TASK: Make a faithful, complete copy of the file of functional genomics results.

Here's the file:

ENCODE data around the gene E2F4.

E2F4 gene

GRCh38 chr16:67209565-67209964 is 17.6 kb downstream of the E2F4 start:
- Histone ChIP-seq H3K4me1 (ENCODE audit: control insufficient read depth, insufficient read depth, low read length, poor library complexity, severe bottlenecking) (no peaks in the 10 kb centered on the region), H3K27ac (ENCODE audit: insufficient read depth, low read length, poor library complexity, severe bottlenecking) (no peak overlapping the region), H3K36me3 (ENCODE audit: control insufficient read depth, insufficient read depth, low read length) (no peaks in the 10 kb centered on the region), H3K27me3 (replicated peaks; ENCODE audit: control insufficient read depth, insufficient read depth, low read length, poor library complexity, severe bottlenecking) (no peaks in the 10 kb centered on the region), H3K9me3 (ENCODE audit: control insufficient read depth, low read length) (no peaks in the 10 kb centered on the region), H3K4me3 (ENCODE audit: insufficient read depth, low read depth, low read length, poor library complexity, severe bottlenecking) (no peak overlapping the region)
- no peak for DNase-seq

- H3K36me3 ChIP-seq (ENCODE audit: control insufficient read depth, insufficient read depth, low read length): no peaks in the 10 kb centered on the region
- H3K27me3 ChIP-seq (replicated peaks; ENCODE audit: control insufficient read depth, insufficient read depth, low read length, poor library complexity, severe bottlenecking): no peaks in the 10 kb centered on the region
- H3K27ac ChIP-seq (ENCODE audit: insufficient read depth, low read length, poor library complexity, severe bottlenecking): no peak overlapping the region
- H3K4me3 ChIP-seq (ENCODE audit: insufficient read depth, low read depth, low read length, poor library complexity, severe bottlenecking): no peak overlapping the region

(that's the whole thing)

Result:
ENCODE data around the gene E2F4.

E2F4 gene

GRCh38 chr16:67209565-67209964 is 17.6 kb downstream of the E2F4 start:
- Histone ChIP-seq H3K4me1 (ENCODE audit: control insufficient read depth, insufficient read depth, low read length, poor library complexity, severe bottlenecking) (no peaks in the 10 kb centered on the region), H3K27ac (ENCODE audit: insufficient read depth, low read length, poor library complexity, severe bottlenecking) (no peak overlapping the region), H3K36me3 (ENCODE audit: control insufficient read depth, insufficient read depth, low read length) (no peaks in the 10 kb centered on the region), H3K27me3 (replicated peaks; ENCODE audit: control insufficient read depth, insufficient read depth, low read length, poor library complexity, severe bottlenecking) (no peaks in the 10 kb centered on the region), H3K9me3 (ENCODE audit: control insufficient read depth, low read length) (no peaks in the 10 kb centered on the region), H3K4me3 (ENCODE audit: insufficient read depth, low read depth, low read length, poor library complexity, severe bottlenecking) (no peak overlapping the region)
- no peak for DNase-seq

- H3K36me3 ChIP-seq (ENCODE audit: control insufficient read depth, insufficient read depth, low read length): no peaks in the 10 kb centered on the region
- H3K27me3 ChIP-seq (replicated peaks; ENCODE audit: control insufficient read depth, insufficient read depth, low read length, poor library complexity, severe bottlenecking): no peaks in the 10 kb centered on the region
- H3K27ac ChIP-seq (ENCODE audit: insufficient read depth, low read length, poor library complexity, severe bottlenecking): no peak overlapping the region
- H3K4me3 ChIP-seq (ENCODE audit: insufficient read depth, low read depth, low read length, poor library complexity, severe bottlenecking): no peak overlapping the region